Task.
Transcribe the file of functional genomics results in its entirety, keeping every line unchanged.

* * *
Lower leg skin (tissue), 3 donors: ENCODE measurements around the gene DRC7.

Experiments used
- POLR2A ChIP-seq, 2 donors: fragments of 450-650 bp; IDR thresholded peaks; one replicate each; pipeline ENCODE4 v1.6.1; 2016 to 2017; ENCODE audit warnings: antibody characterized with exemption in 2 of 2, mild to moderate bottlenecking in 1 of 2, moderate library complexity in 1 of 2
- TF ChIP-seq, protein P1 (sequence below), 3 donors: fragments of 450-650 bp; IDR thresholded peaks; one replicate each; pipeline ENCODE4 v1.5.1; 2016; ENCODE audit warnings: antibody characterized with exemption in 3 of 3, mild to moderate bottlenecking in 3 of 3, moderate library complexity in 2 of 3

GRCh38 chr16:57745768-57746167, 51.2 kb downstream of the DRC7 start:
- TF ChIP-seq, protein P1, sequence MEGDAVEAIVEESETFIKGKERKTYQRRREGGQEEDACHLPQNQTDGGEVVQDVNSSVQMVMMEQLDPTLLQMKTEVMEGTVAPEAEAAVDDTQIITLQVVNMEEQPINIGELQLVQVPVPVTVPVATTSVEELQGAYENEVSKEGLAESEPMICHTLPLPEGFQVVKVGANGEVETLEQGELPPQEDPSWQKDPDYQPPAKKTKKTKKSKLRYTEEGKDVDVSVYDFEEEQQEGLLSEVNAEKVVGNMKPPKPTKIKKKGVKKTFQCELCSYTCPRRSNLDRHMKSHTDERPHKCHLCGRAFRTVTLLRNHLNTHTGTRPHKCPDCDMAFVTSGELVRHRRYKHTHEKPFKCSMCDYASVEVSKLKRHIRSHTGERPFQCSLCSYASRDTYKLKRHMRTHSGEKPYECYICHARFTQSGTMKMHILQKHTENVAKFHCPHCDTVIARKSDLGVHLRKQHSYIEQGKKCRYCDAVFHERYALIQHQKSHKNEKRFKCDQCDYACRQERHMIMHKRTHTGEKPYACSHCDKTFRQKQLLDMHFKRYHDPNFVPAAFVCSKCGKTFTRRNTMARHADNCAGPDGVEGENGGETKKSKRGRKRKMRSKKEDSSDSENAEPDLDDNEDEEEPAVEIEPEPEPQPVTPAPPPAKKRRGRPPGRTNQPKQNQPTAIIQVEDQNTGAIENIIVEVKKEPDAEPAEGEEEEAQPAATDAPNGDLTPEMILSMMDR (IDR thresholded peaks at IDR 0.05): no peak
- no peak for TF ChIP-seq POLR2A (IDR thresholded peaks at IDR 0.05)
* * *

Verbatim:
Lower leg skin (tissue), 3 donors: ENCODE measurements around the gene DRC7.

Experiments used
- POLR2A ChIP-seq, 2 donors: fragments of 450-650 bp; IDR thresholded peaks; one replicate each; pipeline ENCODE4 v1.6.1; 2016 to 2017; ENCODE audit warnings: antibody characterized with exemption in 2 of 2, mild to moderate bottlenecking in 1 of 2, moderate library complexity in 1 of 2
- TF ChIP-seq, protein P1 (sequence below), 3 donors: fragments of 450-650 bp; IDR thresholded peaks; one replicate each; pipeline ENCODE4 v1.5.1; 2016; ENCODE audit warnings: antibody characterized with exemption in 3 of 3, mild to moderate bottlenecking in 3 of 3, moderate library complexity in 2 of 3

GRCh38 chr16:57745768-57746167, 51.2 kb downstream of the DRC7 start:
- TF ChIP-seq, protein P1, sequence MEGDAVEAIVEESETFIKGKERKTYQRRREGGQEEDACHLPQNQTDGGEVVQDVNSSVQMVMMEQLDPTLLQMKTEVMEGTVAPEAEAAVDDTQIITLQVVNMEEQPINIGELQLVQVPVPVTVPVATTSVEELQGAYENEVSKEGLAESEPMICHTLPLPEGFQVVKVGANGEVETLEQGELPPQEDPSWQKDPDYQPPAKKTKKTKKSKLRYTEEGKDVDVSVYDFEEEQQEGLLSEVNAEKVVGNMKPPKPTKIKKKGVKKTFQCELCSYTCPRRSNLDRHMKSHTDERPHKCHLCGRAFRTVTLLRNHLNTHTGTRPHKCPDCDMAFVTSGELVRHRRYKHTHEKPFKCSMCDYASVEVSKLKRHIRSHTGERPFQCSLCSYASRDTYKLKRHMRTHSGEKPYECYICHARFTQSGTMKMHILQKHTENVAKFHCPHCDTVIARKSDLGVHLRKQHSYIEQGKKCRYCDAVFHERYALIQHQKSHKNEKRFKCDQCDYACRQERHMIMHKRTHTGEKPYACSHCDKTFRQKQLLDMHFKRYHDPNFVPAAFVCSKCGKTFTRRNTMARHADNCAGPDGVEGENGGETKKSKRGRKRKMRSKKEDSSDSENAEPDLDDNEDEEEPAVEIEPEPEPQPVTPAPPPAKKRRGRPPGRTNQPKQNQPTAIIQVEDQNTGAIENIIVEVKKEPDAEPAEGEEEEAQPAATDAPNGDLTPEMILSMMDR (IDR thresholded peaks at IDR 0.05): no peak
- no peak for TF ChIP-seq POLR2A (IDR thresholded peaks at IDR 0.05)